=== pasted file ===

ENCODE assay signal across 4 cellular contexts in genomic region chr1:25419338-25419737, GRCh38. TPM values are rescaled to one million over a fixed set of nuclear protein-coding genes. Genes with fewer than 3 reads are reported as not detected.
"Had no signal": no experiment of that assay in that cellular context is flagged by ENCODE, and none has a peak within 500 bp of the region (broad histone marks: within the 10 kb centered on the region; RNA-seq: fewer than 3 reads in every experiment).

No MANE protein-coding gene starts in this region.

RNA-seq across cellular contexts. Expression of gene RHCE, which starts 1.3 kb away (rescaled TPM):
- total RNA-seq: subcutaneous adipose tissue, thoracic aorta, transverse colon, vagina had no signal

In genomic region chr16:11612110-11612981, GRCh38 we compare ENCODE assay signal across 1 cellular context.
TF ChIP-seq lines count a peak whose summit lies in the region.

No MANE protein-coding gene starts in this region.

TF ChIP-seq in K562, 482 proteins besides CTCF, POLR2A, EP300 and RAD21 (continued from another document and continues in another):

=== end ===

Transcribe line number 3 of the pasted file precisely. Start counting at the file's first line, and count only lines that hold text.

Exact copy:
No MANE protein-coding gene starts in this region.